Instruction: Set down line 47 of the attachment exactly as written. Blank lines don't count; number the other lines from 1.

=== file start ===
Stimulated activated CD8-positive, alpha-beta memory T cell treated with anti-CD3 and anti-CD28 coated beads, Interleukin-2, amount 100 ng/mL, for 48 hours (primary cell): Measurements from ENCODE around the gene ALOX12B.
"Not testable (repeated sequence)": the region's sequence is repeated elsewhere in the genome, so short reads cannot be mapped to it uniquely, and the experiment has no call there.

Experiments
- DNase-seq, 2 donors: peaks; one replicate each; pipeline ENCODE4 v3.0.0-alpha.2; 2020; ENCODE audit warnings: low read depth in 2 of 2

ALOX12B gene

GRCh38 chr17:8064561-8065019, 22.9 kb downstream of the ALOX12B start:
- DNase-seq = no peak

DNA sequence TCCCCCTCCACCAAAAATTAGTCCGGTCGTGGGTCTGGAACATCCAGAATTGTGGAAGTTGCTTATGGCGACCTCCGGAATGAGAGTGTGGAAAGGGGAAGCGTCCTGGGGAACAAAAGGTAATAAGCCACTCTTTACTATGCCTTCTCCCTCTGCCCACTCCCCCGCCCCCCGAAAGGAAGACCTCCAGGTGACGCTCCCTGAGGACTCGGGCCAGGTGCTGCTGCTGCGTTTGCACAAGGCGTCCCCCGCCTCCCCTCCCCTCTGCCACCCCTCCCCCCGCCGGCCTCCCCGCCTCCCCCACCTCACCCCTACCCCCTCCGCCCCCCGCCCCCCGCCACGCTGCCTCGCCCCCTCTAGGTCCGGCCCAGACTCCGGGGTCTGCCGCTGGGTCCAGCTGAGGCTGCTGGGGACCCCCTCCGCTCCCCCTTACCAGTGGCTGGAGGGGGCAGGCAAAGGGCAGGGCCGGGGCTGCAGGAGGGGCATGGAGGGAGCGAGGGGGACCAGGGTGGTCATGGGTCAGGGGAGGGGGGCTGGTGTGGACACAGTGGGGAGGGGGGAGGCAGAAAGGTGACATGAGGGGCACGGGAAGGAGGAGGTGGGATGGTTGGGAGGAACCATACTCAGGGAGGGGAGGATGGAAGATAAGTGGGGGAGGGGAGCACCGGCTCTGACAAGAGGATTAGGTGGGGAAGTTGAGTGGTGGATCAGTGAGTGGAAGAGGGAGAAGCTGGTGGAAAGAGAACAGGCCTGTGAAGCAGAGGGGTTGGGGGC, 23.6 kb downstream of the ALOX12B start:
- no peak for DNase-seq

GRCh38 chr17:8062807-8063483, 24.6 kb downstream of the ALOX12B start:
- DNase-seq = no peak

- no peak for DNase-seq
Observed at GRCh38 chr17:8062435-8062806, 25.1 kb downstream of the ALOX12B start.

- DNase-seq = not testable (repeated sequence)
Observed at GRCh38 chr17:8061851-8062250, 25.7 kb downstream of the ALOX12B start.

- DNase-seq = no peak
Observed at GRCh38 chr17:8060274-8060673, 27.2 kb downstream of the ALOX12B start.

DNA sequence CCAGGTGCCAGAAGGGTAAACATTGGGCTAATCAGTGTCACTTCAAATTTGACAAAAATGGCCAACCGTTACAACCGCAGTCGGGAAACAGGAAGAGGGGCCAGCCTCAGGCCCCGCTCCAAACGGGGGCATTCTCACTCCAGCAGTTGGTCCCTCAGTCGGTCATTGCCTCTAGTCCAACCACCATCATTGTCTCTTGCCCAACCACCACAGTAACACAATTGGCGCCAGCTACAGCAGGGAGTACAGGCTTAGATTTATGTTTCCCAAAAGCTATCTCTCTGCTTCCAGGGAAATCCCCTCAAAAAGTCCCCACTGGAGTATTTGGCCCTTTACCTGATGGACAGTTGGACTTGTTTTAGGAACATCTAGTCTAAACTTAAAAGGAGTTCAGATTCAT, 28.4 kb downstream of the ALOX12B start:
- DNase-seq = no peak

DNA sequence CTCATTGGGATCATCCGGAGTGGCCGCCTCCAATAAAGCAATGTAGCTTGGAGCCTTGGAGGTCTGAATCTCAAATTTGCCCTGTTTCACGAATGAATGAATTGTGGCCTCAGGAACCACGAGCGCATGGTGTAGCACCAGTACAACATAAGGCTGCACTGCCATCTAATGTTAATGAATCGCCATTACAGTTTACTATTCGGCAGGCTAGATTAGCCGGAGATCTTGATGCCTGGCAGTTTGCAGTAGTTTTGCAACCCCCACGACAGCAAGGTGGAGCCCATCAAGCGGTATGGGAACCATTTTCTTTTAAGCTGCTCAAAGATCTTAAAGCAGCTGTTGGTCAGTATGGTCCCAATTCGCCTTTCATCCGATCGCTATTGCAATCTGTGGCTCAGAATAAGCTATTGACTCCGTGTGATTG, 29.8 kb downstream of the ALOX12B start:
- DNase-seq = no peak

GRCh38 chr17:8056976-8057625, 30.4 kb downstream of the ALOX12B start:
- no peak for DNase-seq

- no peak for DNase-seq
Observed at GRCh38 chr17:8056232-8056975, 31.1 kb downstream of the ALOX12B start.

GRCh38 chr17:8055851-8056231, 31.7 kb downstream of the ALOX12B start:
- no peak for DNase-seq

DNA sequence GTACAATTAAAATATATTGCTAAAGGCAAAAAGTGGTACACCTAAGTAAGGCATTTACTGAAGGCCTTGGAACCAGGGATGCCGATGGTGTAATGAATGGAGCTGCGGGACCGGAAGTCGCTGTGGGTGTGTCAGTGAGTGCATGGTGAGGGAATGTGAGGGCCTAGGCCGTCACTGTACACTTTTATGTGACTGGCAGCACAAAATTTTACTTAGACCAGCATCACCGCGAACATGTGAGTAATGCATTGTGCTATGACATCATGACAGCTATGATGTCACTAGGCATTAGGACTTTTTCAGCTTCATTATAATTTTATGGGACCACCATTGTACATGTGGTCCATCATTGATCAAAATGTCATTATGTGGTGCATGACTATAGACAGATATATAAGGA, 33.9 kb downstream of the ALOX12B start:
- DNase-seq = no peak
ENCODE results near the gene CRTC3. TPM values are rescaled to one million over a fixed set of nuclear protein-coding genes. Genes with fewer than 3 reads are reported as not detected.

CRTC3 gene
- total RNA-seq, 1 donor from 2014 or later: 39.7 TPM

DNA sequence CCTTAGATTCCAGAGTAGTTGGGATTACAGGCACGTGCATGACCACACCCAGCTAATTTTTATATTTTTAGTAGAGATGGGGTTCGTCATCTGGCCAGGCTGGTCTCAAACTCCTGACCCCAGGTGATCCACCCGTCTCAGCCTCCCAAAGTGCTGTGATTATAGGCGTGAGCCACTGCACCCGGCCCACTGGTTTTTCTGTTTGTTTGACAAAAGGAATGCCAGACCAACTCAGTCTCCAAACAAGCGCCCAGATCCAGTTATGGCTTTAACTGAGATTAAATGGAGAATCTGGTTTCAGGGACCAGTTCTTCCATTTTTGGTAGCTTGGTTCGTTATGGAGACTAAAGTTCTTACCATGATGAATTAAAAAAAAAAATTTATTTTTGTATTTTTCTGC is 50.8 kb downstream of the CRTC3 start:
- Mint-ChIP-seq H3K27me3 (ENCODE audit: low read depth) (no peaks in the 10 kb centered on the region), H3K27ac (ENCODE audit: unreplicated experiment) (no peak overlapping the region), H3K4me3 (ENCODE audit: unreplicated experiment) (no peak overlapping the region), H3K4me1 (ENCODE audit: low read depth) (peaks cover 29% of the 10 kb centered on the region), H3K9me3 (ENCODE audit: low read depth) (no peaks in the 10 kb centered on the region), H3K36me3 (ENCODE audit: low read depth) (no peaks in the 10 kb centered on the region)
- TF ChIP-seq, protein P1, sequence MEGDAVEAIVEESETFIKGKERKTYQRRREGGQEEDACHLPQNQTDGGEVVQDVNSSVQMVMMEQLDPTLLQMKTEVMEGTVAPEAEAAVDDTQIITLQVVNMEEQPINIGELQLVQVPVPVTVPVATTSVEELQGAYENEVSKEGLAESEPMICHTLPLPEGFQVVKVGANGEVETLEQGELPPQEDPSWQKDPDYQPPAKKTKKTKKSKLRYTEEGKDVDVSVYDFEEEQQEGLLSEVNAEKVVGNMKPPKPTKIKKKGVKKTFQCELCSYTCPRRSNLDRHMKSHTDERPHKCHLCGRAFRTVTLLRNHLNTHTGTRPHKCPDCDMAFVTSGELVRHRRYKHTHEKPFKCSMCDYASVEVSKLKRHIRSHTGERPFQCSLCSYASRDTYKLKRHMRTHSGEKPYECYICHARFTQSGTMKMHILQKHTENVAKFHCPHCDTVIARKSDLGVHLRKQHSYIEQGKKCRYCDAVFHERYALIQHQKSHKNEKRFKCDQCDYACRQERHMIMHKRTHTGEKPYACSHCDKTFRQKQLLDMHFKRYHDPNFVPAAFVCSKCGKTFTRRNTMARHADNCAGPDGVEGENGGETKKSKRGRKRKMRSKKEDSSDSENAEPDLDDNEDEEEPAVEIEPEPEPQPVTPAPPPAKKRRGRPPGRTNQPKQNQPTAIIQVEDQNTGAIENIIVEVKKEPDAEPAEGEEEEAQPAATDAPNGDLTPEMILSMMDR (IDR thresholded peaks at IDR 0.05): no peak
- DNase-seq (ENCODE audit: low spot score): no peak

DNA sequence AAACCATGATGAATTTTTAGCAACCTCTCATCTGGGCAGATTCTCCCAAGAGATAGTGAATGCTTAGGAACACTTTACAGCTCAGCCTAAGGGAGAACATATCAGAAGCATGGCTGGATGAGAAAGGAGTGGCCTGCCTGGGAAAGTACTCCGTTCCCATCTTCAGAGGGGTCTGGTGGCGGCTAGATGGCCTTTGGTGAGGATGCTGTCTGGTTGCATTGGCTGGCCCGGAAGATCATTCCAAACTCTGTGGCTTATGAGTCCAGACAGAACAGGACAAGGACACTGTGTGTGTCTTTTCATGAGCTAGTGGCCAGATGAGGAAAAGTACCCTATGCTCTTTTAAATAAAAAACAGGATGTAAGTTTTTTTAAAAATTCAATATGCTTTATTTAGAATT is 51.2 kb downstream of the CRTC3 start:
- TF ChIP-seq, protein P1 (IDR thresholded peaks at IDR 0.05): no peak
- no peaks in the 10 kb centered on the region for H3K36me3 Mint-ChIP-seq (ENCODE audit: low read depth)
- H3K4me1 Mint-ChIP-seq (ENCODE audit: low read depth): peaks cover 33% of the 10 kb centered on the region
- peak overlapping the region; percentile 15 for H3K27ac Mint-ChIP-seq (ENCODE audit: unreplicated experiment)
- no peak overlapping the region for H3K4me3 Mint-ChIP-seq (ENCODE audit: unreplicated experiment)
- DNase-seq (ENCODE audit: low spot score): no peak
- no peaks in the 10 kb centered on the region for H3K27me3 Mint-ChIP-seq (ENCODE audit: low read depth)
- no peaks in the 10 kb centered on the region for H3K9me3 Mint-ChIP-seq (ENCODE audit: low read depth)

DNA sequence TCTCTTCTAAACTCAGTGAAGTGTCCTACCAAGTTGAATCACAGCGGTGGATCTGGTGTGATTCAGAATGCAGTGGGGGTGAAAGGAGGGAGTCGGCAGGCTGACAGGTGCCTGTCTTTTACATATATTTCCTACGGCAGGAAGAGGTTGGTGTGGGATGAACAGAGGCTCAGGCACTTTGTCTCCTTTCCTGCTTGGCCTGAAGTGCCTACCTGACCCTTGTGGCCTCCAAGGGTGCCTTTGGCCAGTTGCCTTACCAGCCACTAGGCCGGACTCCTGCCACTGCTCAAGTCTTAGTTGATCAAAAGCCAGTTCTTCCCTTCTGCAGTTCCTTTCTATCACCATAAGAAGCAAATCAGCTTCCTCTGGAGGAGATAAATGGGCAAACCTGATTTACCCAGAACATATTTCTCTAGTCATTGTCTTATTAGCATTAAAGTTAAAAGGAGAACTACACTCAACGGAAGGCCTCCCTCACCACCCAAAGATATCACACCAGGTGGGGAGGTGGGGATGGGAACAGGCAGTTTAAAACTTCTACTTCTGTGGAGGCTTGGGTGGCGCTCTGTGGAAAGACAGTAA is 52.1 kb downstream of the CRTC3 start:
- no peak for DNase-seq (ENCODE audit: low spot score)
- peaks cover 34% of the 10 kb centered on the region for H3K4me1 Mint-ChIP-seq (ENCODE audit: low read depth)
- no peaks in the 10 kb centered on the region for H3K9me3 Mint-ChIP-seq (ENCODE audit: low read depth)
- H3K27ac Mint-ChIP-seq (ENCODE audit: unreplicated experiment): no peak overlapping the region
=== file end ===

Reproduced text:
- no peak for DNase-seq (ENCODE audit: low spot score)